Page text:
Mr. Breathmask

What Is The Last Film You Watched? (Older Films)

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I think having two main threads - one for discussing current movies, and one for discussing older ones - is a great idea!

Why do Quint and a couple others keep saying that the Reviews forum is where discussions dies? Many threads in there are up to 2 or 3 pages, and feature more discussion about a movie than this thread itself does!

The reviews forum is a good idea, its just that those opposed are being more vocal about their opposition.

People seem to forget that no one ever suggested that all discussion should be moved to the reviews forum. Only that if you feel like writing a long review of a film, that you post your review it to the Reviews forum. And don't forget we encourage book, television, music, and score reviews in that forum as well!

But yea, the general discussion of films that bounce around from film to film that stem from a quick remark that someone recently watch a film will never be moved out. The moderating staff just wants the nicely written, longer reviews that our members generate to be posted there. Thanks!

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I think having two main threads - one for discussing current movies, and one for discussing older ones - is a great idea!

Why do Quint and a couple others keep saying that the Reviews forum is where discussions dies? Many threads in there are up to 2 or 3 pages, and feature more discussion about a movie than this thread itself does!

The reviews forum is a good idea, its just that those opposed are being more vocal about their opposition.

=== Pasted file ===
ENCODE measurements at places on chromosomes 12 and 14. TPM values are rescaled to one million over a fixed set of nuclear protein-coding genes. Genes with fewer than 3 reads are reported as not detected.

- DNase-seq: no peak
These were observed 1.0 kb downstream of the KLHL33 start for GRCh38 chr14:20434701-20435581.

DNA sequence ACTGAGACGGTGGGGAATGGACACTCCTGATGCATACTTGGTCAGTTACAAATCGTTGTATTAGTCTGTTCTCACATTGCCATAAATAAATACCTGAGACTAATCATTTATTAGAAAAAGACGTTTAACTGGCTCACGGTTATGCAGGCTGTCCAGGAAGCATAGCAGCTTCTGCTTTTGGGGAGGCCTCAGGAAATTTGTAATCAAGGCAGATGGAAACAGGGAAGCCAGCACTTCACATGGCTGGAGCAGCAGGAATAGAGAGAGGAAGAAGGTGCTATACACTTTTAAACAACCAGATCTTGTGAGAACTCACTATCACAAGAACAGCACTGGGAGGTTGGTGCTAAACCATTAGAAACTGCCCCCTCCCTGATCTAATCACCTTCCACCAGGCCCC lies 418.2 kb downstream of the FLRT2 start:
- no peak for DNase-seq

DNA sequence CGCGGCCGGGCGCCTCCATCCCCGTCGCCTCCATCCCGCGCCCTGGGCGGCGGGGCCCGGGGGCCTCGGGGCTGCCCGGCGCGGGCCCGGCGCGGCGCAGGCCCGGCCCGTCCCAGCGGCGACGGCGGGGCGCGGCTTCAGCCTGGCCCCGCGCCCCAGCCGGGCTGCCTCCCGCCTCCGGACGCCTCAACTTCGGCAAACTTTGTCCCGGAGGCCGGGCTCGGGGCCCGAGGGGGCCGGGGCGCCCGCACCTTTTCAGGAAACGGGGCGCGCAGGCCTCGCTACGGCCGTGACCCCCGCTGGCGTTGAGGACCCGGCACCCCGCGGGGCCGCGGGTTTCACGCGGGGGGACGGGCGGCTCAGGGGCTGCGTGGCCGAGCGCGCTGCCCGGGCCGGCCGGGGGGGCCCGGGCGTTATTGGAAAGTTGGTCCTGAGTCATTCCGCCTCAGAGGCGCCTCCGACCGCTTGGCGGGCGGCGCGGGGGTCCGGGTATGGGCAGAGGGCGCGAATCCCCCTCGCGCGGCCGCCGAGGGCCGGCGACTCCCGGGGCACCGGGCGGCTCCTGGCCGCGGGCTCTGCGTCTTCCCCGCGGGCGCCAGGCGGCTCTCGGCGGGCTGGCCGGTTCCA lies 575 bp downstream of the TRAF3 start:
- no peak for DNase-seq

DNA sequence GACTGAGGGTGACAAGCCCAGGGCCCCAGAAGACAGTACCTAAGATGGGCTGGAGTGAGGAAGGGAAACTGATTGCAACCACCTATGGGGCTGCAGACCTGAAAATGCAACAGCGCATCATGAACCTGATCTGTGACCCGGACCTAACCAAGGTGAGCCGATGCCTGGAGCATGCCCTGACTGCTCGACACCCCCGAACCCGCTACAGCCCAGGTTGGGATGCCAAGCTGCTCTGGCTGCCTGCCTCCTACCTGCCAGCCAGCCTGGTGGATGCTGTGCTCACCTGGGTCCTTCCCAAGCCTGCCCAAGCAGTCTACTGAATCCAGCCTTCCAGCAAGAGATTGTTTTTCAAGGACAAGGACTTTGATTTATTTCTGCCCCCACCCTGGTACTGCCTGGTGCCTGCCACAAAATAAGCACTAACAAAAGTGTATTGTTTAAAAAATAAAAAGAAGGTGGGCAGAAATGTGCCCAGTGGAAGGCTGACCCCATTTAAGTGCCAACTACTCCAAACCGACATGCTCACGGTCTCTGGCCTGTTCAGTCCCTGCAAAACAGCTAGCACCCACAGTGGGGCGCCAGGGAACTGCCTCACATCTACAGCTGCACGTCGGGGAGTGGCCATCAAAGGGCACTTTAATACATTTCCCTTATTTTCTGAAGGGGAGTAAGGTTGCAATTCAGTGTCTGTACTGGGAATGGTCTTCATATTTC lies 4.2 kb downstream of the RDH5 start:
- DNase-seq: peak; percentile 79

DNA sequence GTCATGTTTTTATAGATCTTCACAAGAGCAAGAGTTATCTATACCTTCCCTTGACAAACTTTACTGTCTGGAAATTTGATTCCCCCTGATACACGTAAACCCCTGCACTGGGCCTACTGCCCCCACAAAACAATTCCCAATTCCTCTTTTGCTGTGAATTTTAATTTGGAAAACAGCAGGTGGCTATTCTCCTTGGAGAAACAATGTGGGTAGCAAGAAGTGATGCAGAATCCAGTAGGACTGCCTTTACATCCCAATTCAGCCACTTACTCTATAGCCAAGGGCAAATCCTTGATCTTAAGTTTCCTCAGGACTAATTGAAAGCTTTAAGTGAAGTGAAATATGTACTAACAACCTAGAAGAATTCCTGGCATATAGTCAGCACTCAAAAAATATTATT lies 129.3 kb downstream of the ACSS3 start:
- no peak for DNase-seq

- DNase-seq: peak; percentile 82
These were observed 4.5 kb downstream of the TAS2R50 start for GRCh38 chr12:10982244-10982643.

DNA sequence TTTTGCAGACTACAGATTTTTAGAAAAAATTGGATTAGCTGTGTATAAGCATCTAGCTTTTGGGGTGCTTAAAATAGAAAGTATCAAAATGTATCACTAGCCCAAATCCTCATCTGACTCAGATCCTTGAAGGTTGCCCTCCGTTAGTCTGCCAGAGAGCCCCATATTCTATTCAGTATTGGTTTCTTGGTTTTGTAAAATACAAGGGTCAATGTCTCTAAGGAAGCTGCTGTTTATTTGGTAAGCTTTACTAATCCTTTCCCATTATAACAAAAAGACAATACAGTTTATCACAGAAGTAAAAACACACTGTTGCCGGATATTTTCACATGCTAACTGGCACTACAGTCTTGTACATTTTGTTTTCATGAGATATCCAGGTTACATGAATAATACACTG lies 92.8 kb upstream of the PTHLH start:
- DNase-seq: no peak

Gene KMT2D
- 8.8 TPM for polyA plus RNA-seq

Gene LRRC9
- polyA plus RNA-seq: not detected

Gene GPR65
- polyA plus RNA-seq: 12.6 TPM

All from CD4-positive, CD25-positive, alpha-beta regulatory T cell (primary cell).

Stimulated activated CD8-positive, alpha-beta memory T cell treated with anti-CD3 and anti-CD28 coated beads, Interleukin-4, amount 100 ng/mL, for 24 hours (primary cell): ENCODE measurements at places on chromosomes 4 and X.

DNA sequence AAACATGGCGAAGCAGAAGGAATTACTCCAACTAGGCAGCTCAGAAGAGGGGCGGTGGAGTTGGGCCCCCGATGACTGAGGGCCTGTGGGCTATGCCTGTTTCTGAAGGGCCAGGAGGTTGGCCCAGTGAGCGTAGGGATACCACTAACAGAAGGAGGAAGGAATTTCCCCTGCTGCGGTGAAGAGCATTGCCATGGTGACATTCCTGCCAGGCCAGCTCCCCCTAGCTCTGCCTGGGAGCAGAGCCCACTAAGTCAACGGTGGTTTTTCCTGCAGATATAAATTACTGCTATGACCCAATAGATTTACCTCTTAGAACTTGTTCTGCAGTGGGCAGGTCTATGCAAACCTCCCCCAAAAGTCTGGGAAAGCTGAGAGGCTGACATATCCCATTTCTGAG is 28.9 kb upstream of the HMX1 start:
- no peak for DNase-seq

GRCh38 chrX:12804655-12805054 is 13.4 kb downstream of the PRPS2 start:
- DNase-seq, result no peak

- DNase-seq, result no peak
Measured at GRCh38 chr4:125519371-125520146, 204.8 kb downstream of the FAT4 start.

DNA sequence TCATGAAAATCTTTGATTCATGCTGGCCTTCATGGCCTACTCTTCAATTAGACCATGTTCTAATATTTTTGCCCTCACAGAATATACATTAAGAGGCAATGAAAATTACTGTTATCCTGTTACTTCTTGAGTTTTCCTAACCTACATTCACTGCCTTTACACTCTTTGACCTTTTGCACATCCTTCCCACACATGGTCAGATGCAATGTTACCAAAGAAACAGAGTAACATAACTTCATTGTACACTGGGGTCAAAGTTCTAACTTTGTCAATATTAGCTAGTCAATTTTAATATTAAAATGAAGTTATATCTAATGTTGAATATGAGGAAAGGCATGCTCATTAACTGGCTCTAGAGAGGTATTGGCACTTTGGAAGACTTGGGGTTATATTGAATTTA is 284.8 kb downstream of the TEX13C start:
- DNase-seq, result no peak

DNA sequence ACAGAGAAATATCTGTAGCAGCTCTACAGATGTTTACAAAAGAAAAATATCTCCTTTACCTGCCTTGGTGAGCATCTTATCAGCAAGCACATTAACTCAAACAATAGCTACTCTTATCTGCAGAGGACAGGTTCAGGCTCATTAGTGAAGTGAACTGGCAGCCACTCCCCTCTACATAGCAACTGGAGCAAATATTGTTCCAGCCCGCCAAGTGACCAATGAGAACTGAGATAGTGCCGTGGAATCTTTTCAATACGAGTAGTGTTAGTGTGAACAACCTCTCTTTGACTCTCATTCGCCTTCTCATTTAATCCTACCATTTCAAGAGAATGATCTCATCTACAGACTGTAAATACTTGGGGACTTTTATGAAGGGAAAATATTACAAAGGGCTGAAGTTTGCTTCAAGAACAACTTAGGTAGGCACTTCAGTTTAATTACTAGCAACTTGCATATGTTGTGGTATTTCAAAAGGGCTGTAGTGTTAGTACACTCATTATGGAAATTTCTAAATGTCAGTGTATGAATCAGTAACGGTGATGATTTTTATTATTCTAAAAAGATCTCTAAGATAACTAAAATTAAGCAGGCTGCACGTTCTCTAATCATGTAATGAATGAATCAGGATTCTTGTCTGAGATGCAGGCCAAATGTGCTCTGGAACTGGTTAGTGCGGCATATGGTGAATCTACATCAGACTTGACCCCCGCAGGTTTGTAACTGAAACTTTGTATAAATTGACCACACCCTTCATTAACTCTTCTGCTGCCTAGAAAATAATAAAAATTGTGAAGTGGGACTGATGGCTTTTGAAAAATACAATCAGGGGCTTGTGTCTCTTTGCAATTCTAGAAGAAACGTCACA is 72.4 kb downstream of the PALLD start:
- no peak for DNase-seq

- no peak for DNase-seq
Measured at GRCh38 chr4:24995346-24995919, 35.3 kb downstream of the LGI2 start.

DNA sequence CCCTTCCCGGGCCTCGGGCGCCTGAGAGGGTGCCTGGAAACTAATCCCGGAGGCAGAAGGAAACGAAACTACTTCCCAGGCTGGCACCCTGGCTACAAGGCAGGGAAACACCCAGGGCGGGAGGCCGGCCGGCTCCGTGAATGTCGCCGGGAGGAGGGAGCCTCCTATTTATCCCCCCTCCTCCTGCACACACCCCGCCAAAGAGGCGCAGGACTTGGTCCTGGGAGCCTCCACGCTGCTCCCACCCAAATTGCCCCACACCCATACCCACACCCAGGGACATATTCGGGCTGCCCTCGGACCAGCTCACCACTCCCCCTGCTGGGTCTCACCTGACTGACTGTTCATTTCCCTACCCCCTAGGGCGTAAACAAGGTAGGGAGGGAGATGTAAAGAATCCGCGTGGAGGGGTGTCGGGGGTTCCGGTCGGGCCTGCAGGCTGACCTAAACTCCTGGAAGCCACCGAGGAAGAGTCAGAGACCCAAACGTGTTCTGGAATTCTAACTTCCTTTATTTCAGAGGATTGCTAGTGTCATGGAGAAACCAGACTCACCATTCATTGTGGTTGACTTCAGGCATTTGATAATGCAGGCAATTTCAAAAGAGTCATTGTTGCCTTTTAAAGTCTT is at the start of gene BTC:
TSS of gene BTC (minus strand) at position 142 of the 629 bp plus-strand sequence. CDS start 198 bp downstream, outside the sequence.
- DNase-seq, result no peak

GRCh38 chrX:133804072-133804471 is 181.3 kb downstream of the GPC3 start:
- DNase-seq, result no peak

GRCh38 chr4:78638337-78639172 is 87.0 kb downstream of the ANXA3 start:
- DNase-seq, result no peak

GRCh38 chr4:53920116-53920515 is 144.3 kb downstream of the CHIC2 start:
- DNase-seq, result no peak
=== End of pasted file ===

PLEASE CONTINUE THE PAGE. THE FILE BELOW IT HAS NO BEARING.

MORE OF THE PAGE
People seem to forget that no one ever suggested that all discussion should be moved to the reviews forum. Only that if you feel like writing a long review of a film, that you post your review it to the Reviews forum. And don't forget we encourage book, television, music, and score reviews in that forum as well!

But yea, the general discussion of films that bounce around from film to film that stem from a quick remark that someone recently watch a film will never be moved out. The moderating staff just wants the nicely written, longer reviews that our members generate to be posted there. Thanks!

I think it's a great idea too!

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I think having two main threads - one for discussing current movies, and one for discussing older ones - is a great idea!

I love to hear your motives for saying that. I already said why I think it's a bad idea.

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I never said that you wouldn't be allowed to talk about modern movies in the classic movies thread, or that you wouldn't be allowed to talk about classic movies in the modern movies thread.

One of the defining characteristics of this message board - an aspect that I truly love - is how any thread can evolve into a discussion of something else entirely, per the flow of discussion.. I would never want that to change, and would never move posts from one movie thread to the other just because the year of the movie being discussed.

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I never said that you wouldn't be allowed to talk about modern movies in the classic movies thread, or that you wouldn't be allowed to talk about classic movies in the modern movies thread.

One of the defining characteristics of this message board - an aspect that I truly love - is how any thread can evolve into a discussion of something else entirely, per the flow of discussion.. I would never want that to change, and would never move posts from one movie thread to the other just because the year of the movie being discussed.

I agree. It wouldn't hurt anything to open another thread for current releases - no one would be forced to use it or be forced out if they went off topic.